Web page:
London luxury homeowners turn to Airbnb as sales slow

Luxury-home owners in London’s best districts, of whom 41 per cent are from overseas, are turning to companies such as Airbnb and property brokers to secure income as their properties languish on the market.

Others are trying to boost leasing income with shorter contracts after long-term rents in the most expensive districts fell 5.1 per cent in the year through February.

For overseas landlords, the devaluation of the pound is also hurting their returns and prompting them to look for ways to generate revenue.

Frustrated after searching for a buyer for two years, the owner of one luxury apartment overlooking London’s Hyde Park decided to rent it out for £1,500 (Dh6,920) a night.

“It was a very lofty valuation and I think they’ve always been chasing the market,” said Hasan Hasan, the co-founder of the property broker Xenyos, which is handling the rental. Now the landlord, a developer trying to sell the property at a reduced price of £8.65 million after a refurbishment, will at least recover some of his investment while he waits for a buyer, he said.

The number of London properties listed on Airbnb almost doubled in a year to 50,000 at the end of 2016, according to data compiled by broker Jones Lang LaSalle. The London Mayor Sadiq Khan warned the city’s policymakers this month that the rise of short-term rentals risks making fewer homes available for permanent residents.

A record 35,000 new high-end London properties – enough to cover Hyde Park twice – are planned in the coming decade, 40 per cent more than in 2014, according to the consulting firm Arcadis. Sales of London homes under construction in 2016 dropped to their lowest in four years, leaving developers with a record inventory of unsold properties, after tax increases dented demand for high-end homes.

That has encouraged sellers to offer properties for rent while they wait for the market to recover, according to the Knight Frank associate Tom Bill. The number of properties available to rent in London’s best districts rose 20 per cent in the six months through February, according to research published by the broker.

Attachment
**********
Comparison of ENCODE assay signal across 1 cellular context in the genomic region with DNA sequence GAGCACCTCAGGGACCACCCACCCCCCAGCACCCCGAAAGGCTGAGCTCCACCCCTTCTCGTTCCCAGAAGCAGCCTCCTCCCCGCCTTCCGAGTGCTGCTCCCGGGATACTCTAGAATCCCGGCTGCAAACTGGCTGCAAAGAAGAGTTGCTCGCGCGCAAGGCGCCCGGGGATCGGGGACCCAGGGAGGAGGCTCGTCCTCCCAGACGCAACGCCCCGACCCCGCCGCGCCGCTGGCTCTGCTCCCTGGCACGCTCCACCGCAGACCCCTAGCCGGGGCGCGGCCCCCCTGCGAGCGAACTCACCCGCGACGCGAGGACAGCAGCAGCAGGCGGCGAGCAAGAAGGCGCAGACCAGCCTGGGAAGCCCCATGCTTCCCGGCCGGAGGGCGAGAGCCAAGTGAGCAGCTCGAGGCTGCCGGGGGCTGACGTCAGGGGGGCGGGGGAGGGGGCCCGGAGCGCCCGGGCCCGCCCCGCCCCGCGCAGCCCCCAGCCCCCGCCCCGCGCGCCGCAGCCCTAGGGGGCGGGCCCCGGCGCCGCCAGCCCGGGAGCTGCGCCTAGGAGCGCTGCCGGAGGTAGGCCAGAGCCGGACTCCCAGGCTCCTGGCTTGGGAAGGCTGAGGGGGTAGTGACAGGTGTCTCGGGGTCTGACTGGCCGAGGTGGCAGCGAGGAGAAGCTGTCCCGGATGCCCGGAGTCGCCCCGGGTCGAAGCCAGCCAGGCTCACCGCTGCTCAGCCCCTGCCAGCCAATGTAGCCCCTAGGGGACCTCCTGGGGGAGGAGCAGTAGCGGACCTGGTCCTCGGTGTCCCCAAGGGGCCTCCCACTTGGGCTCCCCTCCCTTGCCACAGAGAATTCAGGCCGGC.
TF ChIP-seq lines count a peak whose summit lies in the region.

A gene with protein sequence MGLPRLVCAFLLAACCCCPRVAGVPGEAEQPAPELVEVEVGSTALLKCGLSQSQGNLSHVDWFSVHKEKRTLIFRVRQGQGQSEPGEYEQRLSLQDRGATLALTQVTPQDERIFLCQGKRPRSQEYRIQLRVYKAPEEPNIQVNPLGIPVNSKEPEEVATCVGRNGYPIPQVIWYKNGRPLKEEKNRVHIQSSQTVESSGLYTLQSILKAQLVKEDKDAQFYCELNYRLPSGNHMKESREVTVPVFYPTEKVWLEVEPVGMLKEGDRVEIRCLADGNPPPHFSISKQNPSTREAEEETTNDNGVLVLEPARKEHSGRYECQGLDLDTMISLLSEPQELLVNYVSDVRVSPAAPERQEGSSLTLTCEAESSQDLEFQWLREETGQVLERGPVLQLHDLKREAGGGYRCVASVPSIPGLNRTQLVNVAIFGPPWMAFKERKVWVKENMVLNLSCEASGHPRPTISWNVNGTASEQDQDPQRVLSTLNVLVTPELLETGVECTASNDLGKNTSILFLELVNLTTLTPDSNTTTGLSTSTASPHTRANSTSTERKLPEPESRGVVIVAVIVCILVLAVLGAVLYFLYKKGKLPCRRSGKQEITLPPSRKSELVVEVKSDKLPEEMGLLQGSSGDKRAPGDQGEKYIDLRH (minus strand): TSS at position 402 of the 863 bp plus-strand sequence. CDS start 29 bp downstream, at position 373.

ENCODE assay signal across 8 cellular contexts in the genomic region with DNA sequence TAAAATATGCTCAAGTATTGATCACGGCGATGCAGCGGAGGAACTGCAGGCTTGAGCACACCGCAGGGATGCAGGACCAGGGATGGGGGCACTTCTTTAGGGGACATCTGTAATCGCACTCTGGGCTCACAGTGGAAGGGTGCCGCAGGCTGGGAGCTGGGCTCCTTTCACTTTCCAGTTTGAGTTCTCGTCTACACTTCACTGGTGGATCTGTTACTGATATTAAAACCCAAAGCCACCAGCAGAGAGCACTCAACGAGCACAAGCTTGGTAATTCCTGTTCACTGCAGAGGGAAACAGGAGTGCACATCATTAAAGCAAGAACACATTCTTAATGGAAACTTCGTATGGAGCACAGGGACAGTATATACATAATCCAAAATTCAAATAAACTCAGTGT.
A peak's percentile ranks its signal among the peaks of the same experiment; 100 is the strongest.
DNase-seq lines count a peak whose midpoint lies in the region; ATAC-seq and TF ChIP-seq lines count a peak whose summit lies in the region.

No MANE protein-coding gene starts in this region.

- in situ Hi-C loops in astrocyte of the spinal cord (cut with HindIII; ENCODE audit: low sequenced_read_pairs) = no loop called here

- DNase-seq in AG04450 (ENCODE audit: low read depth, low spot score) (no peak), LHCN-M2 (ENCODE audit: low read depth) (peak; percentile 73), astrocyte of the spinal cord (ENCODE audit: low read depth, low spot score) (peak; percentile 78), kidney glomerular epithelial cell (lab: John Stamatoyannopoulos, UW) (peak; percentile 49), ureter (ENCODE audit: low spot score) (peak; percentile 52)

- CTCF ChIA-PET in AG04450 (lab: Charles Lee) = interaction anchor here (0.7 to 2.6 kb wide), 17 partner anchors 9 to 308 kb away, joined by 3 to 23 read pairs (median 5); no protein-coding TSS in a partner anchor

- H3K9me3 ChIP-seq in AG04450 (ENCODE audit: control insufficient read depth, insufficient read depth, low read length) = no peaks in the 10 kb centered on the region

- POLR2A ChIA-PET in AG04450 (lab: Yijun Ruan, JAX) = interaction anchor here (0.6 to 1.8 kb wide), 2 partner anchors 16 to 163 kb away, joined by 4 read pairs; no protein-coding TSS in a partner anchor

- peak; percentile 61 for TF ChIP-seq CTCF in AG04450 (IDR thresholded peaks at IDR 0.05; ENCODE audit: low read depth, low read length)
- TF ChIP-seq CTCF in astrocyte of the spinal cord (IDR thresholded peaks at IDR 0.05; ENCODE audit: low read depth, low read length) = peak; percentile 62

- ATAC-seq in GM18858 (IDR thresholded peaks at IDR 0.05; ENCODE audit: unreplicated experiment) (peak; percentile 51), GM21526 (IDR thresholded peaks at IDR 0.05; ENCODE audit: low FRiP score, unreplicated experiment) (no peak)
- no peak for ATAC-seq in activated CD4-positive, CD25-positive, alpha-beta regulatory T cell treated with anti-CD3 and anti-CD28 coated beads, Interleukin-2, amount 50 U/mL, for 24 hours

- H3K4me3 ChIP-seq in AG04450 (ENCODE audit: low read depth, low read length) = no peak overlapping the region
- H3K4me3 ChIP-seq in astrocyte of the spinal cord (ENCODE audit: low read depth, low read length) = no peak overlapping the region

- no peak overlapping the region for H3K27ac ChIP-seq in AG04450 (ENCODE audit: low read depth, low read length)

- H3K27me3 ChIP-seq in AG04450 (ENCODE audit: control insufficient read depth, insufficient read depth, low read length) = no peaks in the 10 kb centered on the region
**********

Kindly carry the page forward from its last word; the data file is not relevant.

“Demand in the long-let market has not been very strong after the Brexit vote, but property owners need to maintain their profit,” said Gao Xiang, the president of JC International Property, a broker that specialises in Chinese and Japanese investors in London. “The price-to-rent ratio is far less than investors expect.”

Landlords will see cuts in tax breaks for mortgage-interest payments starting next month. The growing pressure on returns has sparked interest in short-term leasing, according to Mr Hasan, whose company has recently taken on properties in the South Kensington and Notting Hill districts that had previously been long-term rentals.

“The tax changes for smaller investors have had a real effect – in some cases they are looking at loss-making properties,” he said at a luxury apartment his company manages in London’s Maida Vale district.

Many landlords are unaware that there is a 90-day limit on short-term rentals for entire homes, or deliberately seek to subvert it. That prompted Airbnb to announce in December that it would bar London listings for longer than the permitted period unless they have the correct approvals. Previously, almost a quarter of the homes listed for rent in their entirety on the website had exceeded that limit, said the researcher IPPR in a report sponsored by Airbnb.

Overseas buyers have another incentive to seek higher returns from short-term rentals. The pound has fallen about 16 per cent against the dollar since the United Kingdom voted to leave the European Union on June 23. That means pounds paid in rent will not go as far in servicing mortgage payments.

“My biggest concern is the scale, cost and currency of overseas mortgage debt secured against new build homes, particularly by Asian buyers,” said the real estate researcher Neal Hudson. “Anecdotal evidence suggests that many of these buyers have been using local mortgages to fund their purchases.”

Among Xenyos’ current short-term rental listings are several apartments in Chelsea Bridge Wharf, an apartment block in the Nine Elms districts developed by Berkeley Group. One of those homes is financed with a mortgage from a Saudi bank, Mr Hasan said, underlining the owners’ desire to maximise returns.

“The central London housing sales and rental markets have been weak in recent years and this has put pressure on developer and investor returns,” Mr Hudson said. “With a large number of new homes expected to complete this year, prices in both sales and rental markets could come under further downward pressure due to increases in supply.”

* Bloomberg

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